David Cravit, vice-president of ZoomerMedia with decades of advertising and marketing experience, tracks what he calls “the greatest social revolution of all time.” Having written two books about the implications of lifespan extensions, Cravit explores the reinvention and rebranding of the concept of aging.
Cravit will be one of the keynote speakers at the UIA-Jewish Federations of Canada Engaging with Aging conference, held in Montreal between Sept. 18 to 20.
How does aging today compare to aging in generations past?
Basically what is happening is that the baby boomers are the first generation to not act, not behave, the way people expect people to behave at a given age. They are acting youthful.
If you look around, you see people in their 60s and 70s who are acting the way people in their 40s or 50s acted in the previous generation. So in my parents’ generation – I’m a baby boomer obviously – how you saw a 50-year-old, now you’re seeing a 70-year-old.
That same delayed aging is just getting underway and it is only shocking and surprising to us because it never happened before. People are saying, ‘Oh my God, there are Cougar websites. Oh my God, people are still having sex in their 80s.’
People are not only living longer, but because they are living longer, they are forced to act younger because they can’t afford to retire, most of them. The good news is, you’re going to live longer. The bad news is you’re going to live longer.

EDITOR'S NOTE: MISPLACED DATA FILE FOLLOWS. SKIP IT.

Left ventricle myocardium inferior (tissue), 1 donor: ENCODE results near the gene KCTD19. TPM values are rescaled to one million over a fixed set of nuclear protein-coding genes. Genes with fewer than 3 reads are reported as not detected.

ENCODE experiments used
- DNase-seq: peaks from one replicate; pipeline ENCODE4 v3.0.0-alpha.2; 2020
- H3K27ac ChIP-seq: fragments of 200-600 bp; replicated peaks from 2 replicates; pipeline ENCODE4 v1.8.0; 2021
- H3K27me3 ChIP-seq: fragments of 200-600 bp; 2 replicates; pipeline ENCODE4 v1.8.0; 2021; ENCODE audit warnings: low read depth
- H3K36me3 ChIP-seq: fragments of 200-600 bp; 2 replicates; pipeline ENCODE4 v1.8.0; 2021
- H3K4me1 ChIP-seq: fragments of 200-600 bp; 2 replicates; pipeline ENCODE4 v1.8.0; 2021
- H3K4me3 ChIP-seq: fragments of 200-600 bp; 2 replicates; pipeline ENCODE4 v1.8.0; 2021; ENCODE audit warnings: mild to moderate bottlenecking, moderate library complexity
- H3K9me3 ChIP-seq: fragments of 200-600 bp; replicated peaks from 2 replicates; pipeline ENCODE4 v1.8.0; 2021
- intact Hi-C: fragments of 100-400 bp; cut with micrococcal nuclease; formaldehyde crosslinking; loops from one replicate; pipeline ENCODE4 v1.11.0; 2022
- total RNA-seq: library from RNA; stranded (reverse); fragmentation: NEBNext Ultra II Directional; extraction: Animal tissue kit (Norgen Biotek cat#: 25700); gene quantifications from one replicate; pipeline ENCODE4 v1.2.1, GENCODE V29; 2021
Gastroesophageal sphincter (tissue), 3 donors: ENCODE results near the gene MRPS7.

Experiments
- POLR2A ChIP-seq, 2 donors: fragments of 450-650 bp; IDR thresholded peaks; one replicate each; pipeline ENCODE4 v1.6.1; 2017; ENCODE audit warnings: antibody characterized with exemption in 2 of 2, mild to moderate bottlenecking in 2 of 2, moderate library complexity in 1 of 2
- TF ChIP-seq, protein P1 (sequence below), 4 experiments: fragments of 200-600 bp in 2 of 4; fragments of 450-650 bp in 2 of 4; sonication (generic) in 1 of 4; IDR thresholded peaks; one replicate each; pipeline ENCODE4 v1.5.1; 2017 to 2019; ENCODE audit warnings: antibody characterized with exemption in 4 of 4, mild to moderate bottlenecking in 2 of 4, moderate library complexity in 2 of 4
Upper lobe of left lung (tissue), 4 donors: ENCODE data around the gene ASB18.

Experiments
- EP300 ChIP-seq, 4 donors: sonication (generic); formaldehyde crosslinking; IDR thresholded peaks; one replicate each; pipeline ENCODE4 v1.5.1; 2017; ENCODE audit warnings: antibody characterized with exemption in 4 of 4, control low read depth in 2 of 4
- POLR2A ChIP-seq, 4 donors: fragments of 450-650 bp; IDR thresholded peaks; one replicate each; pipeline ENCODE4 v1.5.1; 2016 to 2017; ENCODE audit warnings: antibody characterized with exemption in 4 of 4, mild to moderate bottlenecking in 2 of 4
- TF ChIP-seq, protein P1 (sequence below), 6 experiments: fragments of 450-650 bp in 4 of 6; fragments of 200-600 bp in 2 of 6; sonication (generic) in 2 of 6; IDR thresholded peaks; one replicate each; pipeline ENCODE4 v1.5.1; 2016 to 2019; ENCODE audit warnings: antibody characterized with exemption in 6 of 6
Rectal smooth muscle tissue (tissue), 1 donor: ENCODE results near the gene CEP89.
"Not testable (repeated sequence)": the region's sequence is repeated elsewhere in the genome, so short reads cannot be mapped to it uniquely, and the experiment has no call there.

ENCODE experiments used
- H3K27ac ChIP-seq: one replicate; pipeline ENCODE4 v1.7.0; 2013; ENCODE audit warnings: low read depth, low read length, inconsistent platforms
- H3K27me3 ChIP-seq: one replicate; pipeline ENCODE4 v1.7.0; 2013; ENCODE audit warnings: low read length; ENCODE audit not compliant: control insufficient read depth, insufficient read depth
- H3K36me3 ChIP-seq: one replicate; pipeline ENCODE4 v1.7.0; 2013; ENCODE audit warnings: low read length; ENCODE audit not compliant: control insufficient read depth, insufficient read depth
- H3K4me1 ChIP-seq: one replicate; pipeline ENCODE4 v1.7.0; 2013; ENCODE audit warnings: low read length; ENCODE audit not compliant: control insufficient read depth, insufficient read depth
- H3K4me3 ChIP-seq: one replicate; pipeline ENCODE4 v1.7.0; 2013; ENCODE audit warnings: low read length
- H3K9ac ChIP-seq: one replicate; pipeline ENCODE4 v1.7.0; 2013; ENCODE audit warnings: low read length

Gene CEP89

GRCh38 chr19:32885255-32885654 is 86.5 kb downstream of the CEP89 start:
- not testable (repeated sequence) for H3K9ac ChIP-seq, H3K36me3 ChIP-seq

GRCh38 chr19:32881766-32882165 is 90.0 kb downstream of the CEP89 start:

What are some of the pros and cons of a longer lifespan and the reinvention of aging?
So your grandparents’, or great-grandparents’ generation essentially graduated at 25 from university, were in the job market in their mid-20s and worked for 40 years. They retired at midnight on their 65th birthday, got a gold watch and a farewell party, and they were dead 10 years later. They only needed about 40 years to save enough money to last them for 10 years and hope that those 10 years would be relatively pain free and healthy.
If you’re 65 today, and in decent health you’ve got a 50/50 shot at getting to 95. Not many people have enough money for 30 years. It’s not that easy. So they are not retiring at 65, or they are semi-retiring, or they keep on working a little bit. That is the first thing. And if they are going to keep on working, they have to keep their skills up, so you’ve got them on the Internet or going to re-invention seminars. This is what I mean by this being the age of not acting your age.
At the other end of the pipeline, everyone is getting older later. We’ve got the millennials, fairly or unfairly targeted as a loser generation – higher unemployment and 33 per cent of them still living at home as adults, whereas the boomers were at 13 per cent. The British Psychological Association, this year, decided to change their definition of adolescence so that it ends at 25.
The concept of old kicks in later and for adults it’s also kicking in later. This has never happened before so it’s shocking. Oh my God, this guy is 25 and still living with his parents, but he might live to 150, so it won’t be that shocking. We’re imposing the timescale of the past on the different ages of the present, saying this is supposed to happen at this age, this is supposed to stop happening at this age and it is all out of whack because everything is happening later.